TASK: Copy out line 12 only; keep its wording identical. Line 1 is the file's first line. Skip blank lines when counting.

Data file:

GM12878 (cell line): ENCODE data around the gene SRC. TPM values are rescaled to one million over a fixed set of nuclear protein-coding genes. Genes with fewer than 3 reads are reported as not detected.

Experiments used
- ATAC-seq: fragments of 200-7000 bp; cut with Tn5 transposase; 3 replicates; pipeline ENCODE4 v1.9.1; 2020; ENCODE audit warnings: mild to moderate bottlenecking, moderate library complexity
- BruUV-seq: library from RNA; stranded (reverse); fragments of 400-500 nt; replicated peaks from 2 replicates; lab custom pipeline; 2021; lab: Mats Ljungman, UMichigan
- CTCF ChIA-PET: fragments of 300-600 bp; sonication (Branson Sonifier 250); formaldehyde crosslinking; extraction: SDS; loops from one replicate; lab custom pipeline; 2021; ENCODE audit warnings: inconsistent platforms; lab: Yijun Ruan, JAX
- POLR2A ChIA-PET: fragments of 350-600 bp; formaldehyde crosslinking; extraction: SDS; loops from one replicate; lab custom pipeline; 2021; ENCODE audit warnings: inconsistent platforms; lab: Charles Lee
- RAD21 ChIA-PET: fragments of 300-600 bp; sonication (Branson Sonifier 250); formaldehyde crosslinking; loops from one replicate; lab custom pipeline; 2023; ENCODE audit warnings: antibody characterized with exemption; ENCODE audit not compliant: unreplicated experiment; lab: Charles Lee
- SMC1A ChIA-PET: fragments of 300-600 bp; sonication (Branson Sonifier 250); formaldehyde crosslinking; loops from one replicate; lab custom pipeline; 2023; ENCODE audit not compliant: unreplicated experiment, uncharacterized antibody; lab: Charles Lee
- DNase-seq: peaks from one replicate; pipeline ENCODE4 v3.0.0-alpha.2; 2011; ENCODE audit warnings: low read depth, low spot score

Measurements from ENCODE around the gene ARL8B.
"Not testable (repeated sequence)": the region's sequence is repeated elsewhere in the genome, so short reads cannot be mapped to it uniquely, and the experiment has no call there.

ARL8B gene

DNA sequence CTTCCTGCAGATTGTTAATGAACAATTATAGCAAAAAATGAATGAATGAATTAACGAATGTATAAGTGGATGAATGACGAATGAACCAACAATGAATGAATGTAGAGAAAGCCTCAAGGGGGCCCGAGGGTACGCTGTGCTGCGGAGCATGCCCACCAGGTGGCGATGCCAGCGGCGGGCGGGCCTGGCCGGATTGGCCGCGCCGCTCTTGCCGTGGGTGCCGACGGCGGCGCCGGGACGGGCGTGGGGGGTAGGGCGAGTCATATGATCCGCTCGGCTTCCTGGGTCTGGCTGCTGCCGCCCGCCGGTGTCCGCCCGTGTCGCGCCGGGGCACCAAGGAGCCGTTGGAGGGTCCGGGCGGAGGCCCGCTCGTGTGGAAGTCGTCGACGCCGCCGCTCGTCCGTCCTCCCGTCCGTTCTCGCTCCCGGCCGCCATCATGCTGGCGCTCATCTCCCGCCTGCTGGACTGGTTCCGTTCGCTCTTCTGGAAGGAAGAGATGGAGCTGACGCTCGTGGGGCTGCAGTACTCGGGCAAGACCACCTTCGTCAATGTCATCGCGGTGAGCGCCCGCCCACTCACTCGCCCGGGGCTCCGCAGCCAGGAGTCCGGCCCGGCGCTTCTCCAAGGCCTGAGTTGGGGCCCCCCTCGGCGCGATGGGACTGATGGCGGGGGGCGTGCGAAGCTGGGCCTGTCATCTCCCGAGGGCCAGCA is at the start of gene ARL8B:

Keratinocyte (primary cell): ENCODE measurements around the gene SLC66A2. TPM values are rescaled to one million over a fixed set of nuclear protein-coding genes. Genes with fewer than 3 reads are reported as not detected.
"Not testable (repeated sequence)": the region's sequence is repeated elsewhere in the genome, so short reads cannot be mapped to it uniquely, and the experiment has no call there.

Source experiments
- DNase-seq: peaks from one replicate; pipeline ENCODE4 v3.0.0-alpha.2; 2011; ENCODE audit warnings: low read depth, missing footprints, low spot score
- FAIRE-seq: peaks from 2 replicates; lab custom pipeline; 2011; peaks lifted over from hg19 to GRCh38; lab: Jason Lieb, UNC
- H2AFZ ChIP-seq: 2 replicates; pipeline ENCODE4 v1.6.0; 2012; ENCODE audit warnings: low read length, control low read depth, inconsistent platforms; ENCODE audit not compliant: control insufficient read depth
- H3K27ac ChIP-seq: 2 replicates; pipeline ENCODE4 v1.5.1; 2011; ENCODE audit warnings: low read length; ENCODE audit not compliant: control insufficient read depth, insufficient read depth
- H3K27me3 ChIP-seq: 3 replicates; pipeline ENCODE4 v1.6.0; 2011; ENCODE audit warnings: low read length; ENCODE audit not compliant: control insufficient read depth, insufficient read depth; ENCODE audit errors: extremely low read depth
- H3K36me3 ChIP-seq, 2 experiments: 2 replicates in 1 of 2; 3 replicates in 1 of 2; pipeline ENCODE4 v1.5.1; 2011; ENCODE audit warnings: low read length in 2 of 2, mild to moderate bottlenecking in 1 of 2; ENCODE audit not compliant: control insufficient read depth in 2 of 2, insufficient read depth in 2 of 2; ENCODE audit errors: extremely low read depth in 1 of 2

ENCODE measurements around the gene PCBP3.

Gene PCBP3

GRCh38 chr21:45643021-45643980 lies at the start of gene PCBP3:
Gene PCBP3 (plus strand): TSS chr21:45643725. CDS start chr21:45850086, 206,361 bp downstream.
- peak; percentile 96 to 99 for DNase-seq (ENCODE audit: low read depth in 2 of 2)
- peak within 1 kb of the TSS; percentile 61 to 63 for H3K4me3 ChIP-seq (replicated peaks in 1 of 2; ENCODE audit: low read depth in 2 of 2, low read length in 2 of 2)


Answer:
ARL8B gene